«Older Posts - Newer Posts» | rssFeed | My book on MSBuild and Team Build | Archives and Categories Saturday, March 02, 2013

MSDeploy: How to update app settings on publish based on the publish profile

On twitter @vishcious asked me a question related to publishing. The question was

I have a web project that I am publishing to multiple locations using Visual Studio. I have setup multiple profiles and would like to update the values for these app settings differently for each profile. How can I achieve this? I am using parameters.xml to define the MSDeploy parameters.

 

Note: If you are publishing from VS and don’t care about packaging then you can use profile specific transforms as a simpler way to achieve this result. The rest of the post here assumes you specifically want MSDeploy parameters. To learn more about profile specific transforms see my short video at http://www.youtube.com/watch?v=HdPK8mxpKEI

If you are not familiar you can create custom MSDeploy parameters when you publish/package your application by creating an XML file named parameters.xml in the root of the project. A good resource on this is Vishal’s blog post. I have  created a sample (links below) which demonstrates how to accomplish what the task. Below are the project artifacts that I’ve created to setup the parameters.

web.config

<?xml version="1.0"?>
<configuration>
  <appSettings>
    <add key="email" value="default@example.com"/>
    <add key="url" value="example.com"/>
  </appSettings>
</configuration>

Parameters.xml

<?xml version="1.0" encoding="utf-8" ?>
<parameters >

  <parameter name="email" description="description">
    <parameterEntry kind="XmlFile" 
                    scope="\\web.config$" 
                    match="/configuration/appSettings/add[@key='email']/@value" />
  </parameter>

  <parameter name="url" description="description">
    <parameterEntry kind="XmlFile" 
                    scope="\\web.config$" 
                    match="/configuration/appSettings/add[@key='url']/@value" />
  </parameter>

</parameters>

In the parameters.xml file I have defined two new MSDeploy parameters., email and url. This file should be placed in the root of the project directory and it will automatically be picked up by the web publish process. If you are familiar with this you may have noticed that I have left off the DefaultValue attribute here. More to come on that later. Now that we have our parameters defined let’s see what customizations need to be made to the publish profiles (.pubxml files).

You can override the values by populating the MsDeployDeclareParameters item list. Let’s see how to do that. When you create a publish profile in Visual Studio a .pubxml file is written to the folder Properties\PublishProfiles. These are MSBuild files and they are consumed during the build+publish operation. You can customize these files in order to fine tune the publish process. In my sample project I have two publish profiles created; siteone and sitetwo. Both of these are web profiles pointing to Azure Web Sites. In the publish profiles with the samples you will find two sets of elements; properties for publishing and  my parameter customizations. You can see the content of these profiles below, I’ve left off the MSDeploy settings for brevity. Those profiles are shown below.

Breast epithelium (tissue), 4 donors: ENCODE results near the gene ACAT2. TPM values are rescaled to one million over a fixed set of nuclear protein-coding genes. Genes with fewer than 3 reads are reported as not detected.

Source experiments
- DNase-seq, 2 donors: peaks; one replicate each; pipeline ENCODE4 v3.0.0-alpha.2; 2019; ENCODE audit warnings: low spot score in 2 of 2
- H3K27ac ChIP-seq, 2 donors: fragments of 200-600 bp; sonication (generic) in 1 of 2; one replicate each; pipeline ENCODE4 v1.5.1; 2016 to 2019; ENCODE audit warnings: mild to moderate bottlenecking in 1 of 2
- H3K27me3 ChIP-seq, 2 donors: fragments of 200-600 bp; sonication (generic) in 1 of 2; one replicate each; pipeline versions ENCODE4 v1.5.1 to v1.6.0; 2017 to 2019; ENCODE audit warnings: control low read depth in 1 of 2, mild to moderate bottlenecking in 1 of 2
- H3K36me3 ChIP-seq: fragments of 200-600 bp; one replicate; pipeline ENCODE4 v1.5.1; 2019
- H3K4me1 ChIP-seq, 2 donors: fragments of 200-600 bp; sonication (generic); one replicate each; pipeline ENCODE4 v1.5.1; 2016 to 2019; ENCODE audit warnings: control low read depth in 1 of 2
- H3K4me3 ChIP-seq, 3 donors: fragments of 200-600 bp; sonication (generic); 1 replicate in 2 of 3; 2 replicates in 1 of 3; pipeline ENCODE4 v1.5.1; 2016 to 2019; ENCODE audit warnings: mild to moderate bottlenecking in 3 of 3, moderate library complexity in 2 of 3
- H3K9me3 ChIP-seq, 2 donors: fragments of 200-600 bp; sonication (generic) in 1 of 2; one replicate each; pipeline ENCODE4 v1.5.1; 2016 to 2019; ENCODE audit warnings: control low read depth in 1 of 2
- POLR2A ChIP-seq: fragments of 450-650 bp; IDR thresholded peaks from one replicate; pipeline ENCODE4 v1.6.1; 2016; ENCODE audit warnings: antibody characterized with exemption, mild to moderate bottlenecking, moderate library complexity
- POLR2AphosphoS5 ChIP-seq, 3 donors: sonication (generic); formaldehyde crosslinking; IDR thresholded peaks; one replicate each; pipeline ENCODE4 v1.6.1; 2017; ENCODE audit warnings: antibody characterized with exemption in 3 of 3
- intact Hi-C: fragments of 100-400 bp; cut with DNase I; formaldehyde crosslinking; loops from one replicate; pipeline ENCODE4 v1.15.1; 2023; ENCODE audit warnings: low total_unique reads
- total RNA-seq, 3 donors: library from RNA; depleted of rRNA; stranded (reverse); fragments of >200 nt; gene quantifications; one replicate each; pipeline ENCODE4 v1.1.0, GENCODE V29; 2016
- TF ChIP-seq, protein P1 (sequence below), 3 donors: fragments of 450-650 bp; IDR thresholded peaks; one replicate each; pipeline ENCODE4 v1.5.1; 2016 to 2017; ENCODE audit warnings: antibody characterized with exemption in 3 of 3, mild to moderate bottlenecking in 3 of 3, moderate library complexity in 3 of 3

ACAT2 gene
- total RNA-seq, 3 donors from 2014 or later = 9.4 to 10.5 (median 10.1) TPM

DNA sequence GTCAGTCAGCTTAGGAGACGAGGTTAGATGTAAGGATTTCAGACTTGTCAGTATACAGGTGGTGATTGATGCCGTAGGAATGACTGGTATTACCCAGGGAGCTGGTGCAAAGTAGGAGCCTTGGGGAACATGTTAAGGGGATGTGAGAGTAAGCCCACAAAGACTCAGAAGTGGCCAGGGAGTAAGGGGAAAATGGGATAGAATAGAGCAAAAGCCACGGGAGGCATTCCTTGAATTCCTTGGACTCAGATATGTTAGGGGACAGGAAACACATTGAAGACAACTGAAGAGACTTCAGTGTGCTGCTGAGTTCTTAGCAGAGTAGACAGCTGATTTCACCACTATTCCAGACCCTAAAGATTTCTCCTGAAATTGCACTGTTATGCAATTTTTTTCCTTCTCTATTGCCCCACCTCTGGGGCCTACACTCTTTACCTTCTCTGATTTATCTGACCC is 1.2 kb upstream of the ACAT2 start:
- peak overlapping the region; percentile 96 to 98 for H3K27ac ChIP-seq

siteone.pubxml

<Project ToolsVersion="4.0" xmlns="http://schemas.microsoft.com/developer/msbuild/2003">
    <!-- Web deploy settings here -->  

  <ItemGroup>
    <MsDeployDeclareParameters Include="email">
      <DefaultValue>one@email.com</DefaultValue>
    </MsDeployDeclareParameters>
    <MsDeployDeclareParameters Include="url">
      <DefaultValue>http://one.example.com/</DefaultValue>
    </MsDeployDeclareParameters>
  </ItemGroup>
</Project>

sitetwo.pubxml

<Project ToolsVersion="4.0" xmlns="http://schemas.microsoft.com/developer/msbuild/2003">
  <!-- Web Deploy settings here -->

  <ItemGroup>
    <MsDeployDeclareParameters Include="email">
      <DefaultValue>two@email.com</DefaultValue>
    </MsDeployDeclareParameters>
    <MsDeployDeclareParameters Include="url">
      <DefaultValue>http://two.example.com/</DefaultValue>
    </MsDeployDeclareParameters>
  </ItemGroup>
</Project>

In these profiles you can see that I’ve  added a usage of MSDeployDeclareParameters for both parameters in parameters.xml. In each case the value for the Include attribute is the name of the parameter (matches the name attribute in parameters.xml). Along with that I’ve declared a value for the DefaultValue metadata. This will contain the value of the parameter when it is published using that profile.

After publishing siteone the values for the app settings are below.

When publishing with sitetwo the values

 

That’s it. Now let’s move on to the comment I made previously regarding the DefaultValue attribute that I left off of the parameters.xml file.

 

DefaultValue